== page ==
Public vs. Private Colleges

Loren Pope, the author of Looking Beyond the Ivy League: Finding the College That’s Right for You addresses the topic of differences between public and private colleges.

When building your application list, you don’t need to choose between public and private colleges. Including a mix of public and private colleges usually makes sense. When you are ready to narrow down the field, the considerations below can help.

Which College Is Cheaper? Many people assume a public college is cheaper than a private college because tuition and fees are reduced for state residents. But the posted “sticker price” of a private college is rarely the real price. If a private college strongly appeals to you, consider waiting for its financial aid offer before making a final decision. More often than not, private colleges offer scholarships and grants that significantly cut your actual cost, even bringing it close to the cost of a public college.
Public college cost gets trickier for out-of-state students. Public colleges are largely supported by state taxes. This means that out-of-state students, whose families have not paid these taxes, usually owe higher tuition than in-state students. Paying out-of-state tuition often puts the cost on a par with the cost of private colleges.

The Public Admission Advantage. Public colleges give admission priority to state residents. Because there are fewer spaces for non-residents, requirements for out-of-state students can be more strict and admission more competitive. At highly selective state universities, however, your state residency won’t give you as much of an edge because you are competing with many other highly qualified state residents.

Who You Rub Elbows With. One of the most important factors in choosing a college is how you feel about the students attending the school. Many private colleges attract students from a broad geographic spectrum. Others have a strong commitment to certain types of students, such as the historically black colleges or women’s colleges. Virtually all public colleges have egalitarian missions that support student diversity, if not geographic diversity. Students will tend to be from your own state and perhaps nearby states.

How Long to Graduate? Savings from lower tuition may evaporate if you need more time to graduate than you planned. This unfortunate scenario can happen if it is difficult to get into the classes required for your major, a common situation at many public colleges. On average, private colleges show higher four-year graduation rates.

Considering Out-of-State
Public Colleges? At most public colleges, “non-resident” students (students from other states) must pay higher tuition rates. But if you are interested in attending an out-of-state public college, there is hope.

Reciprocity agreements guarantee reduced tuition to students from neighboring states. Not all public colleges participate in these agreements, however, and restrictions often apply. To find out more, consult your high school guidance counselor and the college’s admissions office.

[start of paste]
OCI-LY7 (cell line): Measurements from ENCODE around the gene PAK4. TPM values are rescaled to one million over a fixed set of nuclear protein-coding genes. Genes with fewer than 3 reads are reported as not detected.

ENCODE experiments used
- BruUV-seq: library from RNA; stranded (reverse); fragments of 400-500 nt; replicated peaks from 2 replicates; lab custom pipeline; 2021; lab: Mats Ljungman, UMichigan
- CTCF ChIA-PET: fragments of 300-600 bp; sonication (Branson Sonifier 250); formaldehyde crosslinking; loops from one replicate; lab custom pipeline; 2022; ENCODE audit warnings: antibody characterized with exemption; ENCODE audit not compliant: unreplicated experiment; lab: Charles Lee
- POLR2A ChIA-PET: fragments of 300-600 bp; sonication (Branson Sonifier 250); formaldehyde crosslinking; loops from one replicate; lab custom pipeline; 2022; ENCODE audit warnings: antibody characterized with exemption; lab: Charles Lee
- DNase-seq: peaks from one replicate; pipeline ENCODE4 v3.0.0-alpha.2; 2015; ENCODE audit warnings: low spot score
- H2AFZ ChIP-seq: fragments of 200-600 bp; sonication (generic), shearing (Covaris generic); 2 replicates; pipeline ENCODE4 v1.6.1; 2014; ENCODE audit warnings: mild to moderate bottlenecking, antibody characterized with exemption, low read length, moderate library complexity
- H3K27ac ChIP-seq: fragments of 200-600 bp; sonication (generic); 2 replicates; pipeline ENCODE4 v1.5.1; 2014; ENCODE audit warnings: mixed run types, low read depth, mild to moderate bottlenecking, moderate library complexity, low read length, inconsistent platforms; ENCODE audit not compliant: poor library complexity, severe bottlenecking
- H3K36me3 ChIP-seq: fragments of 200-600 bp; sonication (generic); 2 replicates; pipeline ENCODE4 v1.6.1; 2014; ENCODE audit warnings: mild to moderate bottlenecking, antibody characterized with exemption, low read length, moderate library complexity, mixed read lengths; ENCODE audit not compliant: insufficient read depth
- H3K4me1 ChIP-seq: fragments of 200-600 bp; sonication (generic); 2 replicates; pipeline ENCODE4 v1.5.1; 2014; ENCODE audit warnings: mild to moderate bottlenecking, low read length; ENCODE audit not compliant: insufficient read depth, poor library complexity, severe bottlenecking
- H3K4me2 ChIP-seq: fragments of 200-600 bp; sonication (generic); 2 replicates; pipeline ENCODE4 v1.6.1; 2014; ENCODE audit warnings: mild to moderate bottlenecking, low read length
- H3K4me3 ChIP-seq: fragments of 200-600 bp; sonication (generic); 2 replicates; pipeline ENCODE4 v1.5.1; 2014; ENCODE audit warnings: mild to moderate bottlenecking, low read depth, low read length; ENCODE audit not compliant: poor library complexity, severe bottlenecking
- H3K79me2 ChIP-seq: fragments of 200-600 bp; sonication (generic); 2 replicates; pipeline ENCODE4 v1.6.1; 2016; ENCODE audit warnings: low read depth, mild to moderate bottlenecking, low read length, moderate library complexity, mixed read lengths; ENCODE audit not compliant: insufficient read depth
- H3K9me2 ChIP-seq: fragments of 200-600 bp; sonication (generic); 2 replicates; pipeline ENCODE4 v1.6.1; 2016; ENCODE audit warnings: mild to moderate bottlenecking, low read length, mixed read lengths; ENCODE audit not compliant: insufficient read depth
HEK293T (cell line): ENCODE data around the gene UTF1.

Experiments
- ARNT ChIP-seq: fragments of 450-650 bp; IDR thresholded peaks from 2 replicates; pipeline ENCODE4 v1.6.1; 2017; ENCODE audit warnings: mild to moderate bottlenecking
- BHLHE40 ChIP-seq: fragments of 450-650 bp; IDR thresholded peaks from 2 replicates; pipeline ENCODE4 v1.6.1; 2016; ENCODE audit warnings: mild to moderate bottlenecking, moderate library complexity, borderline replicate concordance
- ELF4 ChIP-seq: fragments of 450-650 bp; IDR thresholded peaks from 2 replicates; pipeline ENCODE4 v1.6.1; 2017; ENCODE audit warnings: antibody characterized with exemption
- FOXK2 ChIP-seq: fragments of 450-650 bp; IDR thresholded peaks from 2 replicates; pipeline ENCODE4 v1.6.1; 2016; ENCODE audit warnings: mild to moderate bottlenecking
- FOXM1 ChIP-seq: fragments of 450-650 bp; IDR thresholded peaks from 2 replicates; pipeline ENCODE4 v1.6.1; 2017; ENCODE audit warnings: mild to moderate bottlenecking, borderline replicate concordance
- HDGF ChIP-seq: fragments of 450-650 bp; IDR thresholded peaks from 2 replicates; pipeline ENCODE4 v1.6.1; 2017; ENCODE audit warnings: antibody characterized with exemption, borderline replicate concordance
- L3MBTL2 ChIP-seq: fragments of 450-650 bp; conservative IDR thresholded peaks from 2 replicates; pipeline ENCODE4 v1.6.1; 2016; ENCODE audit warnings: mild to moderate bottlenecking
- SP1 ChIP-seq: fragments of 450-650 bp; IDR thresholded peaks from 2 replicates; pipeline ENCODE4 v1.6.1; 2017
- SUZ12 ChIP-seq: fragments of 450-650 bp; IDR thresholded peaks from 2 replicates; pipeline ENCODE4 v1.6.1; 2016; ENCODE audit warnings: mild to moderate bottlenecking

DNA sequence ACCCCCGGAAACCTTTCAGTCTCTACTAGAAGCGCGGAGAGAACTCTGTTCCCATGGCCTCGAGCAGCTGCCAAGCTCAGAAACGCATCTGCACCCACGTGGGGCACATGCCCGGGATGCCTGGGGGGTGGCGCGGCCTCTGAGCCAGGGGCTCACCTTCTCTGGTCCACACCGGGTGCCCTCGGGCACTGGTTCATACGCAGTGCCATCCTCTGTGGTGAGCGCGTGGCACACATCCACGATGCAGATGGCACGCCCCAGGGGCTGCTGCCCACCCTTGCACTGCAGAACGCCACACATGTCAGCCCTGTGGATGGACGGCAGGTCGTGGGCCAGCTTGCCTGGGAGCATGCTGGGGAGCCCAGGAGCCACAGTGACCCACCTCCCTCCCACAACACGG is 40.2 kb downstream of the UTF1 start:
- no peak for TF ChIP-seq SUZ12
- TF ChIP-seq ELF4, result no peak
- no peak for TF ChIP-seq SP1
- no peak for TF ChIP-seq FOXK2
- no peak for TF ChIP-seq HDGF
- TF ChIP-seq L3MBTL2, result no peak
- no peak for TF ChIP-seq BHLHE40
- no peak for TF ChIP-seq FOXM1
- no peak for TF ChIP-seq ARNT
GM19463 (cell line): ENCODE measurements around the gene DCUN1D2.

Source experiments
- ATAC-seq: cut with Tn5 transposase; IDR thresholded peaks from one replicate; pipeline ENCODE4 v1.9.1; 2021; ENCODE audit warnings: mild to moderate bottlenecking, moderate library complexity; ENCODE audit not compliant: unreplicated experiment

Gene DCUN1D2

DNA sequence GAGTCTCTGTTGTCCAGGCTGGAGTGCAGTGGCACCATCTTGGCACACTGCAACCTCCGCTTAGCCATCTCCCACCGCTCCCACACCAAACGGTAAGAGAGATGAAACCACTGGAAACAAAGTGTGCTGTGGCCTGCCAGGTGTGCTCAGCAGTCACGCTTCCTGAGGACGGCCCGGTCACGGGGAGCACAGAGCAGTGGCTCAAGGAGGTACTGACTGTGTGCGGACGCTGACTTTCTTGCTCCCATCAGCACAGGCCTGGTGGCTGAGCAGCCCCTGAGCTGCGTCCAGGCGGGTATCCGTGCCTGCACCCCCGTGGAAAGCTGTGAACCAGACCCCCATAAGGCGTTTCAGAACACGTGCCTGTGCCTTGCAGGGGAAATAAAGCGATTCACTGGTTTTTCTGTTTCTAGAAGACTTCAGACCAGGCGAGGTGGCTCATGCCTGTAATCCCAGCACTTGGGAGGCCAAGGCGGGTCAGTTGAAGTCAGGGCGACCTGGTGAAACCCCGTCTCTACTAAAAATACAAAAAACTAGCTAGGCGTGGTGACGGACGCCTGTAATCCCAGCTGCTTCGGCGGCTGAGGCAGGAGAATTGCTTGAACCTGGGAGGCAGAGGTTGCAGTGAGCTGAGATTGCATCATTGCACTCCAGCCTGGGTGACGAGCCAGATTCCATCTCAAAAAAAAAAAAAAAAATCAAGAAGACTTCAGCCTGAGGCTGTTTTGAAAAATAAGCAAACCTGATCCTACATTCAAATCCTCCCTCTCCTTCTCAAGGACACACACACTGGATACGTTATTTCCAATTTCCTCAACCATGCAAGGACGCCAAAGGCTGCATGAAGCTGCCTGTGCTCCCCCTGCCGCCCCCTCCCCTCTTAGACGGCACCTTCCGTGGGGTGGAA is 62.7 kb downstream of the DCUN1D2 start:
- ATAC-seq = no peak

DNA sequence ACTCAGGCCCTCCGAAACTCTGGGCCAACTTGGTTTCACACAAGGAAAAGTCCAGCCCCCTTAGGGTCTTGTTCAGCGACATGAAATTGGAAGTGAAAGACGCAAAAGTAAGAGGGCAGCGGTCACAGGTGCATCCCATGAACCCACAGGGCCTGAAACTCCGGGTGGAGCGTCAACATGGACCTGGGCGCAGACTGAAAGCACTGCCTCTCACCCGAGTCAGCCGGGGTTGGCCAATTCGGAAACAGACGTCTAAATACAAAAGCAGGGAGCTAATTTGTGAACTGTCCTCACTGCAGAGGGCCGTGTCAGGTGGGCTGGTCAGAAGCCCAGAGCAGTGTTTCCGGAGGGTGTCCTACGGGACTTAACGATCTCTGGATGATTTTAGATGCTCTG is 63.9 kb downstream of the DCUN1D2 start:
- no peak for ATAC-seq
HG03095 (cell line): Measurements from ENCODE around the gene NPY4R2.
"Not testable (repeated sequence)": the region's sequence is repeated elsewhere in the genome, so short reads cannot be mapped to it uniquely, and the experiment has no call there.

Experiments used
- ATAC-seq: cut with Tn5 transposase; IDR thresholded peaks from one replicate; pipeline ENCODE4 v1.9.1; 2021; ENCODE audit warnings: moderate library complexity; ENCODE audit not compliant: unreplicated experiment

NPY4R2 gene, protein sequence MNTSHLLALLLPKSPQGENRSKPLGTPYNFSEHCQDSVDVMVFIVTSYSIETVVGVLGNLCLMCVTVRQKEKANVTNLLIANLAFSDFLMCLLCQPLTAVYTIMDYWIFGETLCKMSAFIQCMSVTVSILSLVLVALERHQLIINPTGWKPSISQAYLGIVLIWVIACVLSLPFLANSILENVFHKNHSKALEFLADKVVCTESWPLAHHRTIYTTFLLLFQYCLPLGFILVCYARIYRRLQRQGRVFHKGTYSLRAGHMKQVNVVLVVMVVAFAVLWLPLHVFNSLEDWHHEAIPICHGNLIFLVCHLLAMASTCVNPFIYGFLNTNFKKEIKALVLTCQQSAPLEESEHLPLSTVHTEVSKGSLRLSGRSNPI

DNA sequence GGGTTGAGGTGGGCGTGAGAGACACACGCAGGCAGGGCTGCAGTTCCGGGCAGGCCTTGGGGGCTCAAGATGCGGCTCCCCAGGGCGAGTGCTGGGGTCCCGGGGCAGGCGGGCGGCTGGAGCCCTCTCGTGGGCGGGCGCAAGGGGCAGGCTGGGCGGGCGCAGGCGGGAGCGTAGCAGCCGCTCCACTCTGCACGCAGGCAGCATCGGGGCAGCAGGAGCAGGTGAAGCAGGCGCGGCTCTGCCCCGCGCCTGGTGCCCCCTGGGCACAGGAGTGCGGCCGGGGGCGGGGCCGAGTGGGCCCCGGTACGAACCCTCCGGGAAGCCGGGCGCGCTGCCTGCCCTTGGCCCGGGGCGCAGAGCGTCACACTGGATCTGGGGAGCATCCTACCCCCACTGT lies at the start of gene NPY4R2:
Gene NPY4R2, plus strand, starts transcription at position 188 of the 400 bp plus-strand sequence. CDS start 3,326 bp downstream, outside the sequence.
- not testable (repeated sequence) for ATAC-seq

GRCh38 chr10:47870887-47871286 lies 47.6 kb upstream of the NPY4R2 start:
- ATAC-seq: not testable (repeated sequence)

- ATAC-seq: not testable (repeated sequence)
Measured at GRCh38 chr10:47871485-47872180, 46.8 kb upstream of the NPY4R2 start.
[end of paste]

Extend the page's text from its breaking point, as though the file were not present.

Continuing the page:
Out-of-state tuition waivers allow non-residents to pay reduced tuition if they meet certain criteria, such as a high GPA; interest in a particular field of study; or parents who are alumni, faculty, or staff. Eligibility rules for tuition waivers vary, so check with the college directly.

The rules for state residency status usually require a year of family residency or graduation from an in-state high school. But the rules may be less strict for some public college systems. Check those rules carefully if you have any concern about your eligibility.

Where You Want to Live. For some students, the location of the college is very important. Students wanting to attend college closer to home may find many public colleges within a few hours of their home town. Students wanting new environments and experiences may find that private colleges and even out-of-state public colleges fit their requirements.

Big Pond or Little Pond? Many students believe that private colleges, which tend to be smaller than public colleges, incur less red tape and offer more personal attention than public colleges. Students looking for a wide range of majors and lots of school spirit may assume a large public university is the best option. But in actuality, it is entirely possible to find small public colleges and large private universities that have these qualities. If college size is important to you, look carefully at each individual college and separate your assumptions from reality.

Prestige and Reputation. It is tempting to assume that an education at a selective private college is worth it because your degree will be more valuable. But in reality many highly successful people graduated from public colleges. And while many private colleges are highly prestigious, so are many public universities. If you are set on getting a name-brand private college degree, and plan to go on to a graduate or professional school, you can actually get the best of both worlds. Consider getting a lower cost undergraduate degree at a public college and attending a private college for your advanced degree.

Which Is Better? Once you have considered how well a college meets your needs, whether it is private or public might make a difference. The academic resources and diversity of a large public college system can be tempting. Or the personality and location of a private campus might be right for you. What is most important is choosing the college that meets your highest priorities at an affordable cost.

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